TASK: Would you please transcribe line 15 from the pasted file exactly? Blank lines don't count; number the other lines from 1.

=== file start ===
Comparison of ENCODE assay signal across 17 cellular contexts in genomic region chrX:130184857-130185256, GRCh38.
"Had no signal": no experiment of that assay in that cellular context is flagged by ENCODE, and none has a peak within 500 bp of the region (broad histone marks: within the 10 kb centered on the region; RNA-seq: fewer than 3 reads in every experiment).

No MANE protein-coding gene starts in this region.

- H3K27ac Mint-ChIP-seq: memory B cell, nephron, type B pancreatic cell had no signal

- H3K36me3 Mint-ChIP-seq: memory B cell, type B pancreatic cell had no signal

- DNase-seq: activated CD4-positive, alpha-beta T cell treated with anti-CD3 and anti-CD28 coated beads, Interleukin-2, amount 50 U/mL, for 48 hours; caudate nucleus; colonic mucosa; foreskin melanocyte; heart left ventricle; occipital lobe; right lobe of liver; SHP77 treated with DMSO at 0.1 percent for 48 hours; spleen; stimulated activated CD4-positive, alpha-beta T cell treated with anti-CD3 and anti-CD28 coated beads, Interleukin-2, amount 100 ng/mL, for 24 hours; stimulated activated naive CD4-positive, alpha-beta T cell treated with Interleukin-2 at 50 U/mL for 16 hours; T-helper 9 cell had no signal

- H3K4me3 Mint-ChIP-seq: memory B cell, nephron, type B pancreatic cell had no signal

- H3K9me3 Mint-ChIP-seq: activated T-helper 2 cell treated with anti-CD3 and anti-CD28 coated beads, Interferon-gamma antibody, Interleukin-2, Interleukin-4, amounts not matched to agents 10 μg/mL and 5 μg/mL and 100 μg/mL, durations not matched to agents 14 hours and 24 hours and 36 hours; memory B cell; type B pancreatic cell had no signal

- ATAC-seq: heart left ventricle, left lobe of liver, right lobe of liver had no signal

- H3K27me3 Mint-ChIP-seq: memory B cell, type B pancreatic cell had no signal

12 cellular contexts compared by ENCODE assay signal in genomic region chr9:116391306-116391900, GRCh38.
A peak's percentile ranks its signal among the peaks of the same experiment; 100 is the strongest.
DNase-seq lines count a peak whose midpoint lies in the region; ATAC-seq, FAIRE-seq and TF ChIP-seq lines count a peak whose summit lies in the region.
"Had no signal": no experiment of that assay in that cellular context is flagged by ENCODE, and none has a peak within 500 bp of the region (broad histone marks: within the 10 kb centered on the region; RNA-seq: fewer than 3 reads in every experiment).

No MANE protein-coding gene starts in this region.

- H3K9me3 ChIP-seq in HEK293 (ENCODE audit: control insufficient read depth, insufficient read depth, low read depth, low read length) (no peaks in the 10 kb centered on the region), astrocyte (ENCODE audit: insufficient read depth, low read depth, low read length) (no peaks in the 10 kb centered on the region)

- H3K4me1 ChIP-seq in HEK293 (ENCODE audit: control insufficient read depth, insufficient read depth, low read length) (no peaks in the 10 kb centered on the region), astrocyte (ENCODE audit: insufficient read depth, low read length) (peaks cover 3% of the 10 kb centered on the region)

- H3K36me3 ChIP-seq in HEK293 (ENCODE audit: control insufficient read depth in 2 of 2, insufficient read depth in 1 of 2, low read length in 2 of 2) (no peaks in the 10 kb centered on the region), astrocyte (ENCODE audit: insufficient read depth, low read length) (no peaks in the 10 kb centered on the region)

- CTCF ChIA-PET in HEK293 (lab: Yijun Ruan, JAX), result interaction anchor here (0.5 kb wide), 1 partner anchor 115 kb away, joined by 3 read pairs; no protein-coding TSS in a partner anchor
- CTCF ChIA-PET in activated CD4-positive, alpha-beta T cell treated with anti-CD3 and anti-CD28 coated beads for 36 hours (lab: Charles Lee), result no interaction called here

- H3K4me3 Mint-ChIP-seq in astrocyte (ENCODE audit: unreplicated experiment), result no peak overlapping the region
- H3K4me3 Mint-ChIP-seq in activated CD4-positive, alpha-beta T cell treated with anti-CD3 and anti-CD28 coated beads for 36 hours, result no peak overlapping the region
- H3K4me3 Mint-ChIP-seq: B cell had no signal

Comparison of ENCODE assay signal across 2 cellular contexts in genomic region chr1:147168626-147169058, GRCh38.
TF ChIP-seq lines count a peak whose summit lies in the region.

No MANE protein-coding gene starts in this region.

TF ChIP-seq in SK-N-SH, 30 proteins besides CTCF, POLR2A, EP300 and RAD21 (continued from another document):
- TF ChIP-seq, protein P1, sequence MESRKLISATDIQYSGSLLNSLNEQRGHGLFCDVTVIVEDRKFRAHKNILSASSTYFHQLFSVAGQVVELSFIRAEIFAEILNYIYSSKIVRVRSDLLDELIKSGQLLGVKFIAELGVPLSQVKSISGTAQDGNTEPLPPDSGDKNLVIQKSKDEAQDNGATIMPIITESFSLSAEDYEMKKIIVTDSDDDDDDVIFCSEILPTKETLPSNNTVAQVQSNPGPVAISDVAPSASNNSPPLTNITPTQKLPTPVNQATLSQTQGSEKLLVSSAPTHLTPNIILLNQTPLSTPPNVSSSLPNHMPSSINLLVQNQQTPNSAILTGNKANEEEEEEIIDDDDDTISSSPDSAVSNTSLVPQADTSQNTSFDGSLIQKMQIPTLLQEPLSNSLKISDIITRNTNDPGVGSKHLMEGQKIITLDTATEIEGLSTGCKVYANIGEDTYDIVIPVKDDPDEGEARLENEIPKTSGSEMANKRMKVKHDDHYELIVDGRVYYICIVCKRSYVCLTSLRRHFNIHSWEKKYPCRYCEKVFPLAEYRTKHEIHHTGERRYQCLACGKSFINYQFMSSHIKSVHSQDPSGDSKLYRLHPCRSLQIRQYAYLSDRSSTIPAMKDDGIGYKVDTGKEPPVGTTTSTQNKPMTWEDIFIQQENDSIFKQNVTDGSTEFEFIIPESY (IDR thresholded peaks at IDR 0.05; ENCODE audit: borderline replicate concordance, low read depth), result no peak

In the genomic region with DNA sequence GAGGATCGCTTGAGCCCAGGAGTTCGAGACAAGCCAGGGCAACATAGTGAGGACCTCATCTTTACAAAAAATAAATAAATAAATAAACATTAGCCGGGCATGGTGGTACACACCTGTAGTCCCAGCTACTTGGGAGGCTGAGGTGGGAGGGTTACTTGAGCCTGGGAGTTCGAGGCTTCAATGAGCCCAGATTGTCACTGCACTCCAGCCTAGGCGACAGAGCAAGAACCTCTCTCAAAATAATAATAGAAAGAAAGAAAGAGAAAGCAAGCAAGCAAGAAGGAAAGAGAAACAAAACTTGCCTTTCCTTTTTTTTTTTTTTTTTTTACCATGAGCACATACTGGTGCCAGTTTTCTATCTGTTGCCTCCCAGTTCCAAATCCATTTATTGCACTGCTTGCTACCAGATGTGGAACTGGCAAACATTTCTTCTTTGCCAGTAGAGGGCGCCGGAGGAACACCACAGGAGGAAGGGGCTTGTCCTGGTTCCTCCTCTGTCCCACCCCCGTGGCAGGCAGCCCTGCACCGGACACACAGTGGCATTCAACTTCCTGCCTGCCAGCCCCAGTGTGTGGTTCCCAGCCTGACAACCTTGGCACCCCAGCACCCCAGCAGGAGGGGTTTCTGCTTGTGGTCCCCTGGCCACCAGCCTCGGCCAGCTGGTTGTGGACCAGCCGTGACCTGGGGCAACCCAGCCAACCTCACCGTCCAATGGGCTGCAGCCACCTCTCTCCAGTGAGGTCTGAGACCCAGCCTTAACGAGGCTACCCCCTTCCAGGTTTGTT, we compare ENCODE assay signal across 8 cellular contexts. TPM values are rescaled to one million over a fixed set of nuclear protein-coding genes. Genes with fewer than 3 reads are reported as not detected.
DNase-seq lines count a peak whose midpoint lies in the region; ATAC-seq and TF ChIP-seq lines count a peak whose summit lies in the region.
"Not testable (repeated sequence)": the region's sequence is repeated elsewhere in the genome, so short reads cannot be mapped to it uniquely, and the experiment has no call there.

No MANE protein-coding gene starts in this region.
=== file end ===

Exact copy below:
No MANE protein-coding gene starts in this region.